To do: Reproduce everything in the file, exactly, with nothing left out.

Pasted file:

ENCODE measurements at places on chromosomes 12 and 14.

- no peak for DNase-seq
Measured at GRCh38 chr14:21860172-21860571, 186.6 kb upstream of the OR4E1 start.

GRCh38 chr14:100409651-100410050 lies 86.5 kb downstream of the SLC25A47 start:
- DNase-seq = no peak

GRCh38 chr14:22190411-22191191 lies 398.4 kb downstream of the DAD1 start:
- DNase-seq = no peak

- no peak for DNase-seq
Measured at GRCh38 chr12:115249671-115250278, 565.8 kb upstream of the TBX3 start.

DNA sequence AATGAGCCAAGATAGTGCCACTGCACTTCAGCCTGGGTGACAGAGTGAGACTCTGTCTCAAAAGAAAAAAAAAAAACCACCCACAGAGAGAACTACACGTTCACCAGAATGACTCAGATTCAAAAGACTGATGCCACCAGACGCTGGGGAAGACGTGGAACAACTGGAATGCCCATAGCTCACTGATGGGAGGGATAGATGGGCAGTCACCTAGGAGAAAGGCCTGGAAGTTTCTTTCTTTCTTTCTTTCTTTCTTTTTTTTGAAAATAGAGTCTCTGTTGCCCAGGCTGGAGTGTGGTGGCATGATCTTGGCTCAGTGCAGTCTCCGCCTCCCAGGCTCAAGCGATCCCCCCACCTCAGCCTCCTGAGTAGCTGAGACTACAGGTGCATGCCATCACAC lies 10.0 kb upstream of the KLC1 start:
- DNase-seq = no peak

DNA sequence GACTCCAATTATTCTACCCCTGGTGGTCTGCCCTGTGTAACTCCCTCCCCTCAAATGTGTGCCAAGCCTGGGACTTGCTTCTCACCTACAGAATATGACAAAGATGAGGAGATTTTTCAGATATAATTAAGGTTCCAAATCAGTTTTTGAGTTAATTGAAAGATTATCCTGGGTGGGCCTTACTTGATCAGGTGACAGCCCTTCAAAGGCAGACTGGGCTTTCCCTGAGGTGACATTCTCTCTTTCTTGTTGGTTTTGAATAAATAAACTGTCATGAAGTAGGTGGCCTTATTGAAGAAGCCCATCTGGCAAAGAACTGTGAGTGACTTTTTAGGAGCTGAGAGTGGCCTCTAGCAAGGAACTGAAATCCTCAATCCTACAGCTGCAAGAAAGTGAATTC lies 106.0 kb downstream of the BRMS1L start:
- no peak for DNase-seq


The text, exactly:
ENCODE measurements at places on chromosomes 12 and 14.

- no peak for DNase-seq
Measured at GRCh38 chr14:21860172-21860571, 186.6 kb upstream of the OR4E1 start.

GRCh38 chr14:100409651-100410050 lies 86.5 kb downstream of the SLC25A47 start:
- DNase-seq = no peak

GRCh38 chr14:22190411-22191191 lies 398.4 kb downstream of the DAD1 start:
- DNase-seq = no peak

- no peak for DNase-seq
Measured at GRCh38 chr12:115249671-115250278, 565.8 kb upstream of the TBX3 start.

DNA sequence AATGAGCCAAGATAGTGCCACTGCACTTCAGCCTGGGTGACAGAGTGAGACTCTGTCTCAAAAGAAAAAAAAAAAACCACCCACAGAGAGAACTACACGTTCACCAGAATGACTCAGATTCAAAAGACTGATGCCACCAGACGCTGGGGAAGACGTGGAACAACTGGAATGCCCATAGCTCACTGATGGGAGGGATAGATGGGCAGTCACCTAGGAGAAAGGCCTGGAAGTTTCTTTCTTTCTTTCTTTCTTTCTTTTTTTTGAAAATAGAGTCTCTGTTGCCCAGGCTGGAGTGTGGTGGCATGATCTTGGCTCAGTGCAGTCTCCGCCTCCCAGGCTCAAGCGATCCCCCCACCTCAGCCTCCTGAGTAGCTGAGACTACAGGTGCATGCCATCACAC lies 10.0 kb upstream of the KLC1 start:
- DNase-seq = no peak

DNA sequence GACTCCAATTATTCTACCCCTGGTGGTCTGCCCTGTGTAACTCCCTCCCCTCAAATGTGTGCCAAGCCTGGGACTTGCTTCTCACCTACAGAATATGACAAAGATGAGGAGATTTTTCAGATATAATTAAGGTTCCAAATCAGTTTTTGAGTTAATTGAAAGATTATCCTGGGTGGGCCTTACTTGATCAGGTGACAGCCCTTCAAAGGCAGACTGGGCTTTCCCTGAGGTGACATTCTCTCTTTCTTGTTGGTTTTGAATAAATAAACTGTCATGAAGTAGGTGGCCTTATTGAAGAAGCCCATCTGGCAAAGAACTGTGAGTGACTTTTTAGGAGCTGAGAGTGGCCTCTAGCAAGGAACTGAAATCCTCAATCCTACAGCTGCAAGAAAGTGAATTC lies 106.0 kb downstream of the BRMS1L start:
- no peak for DNase-seq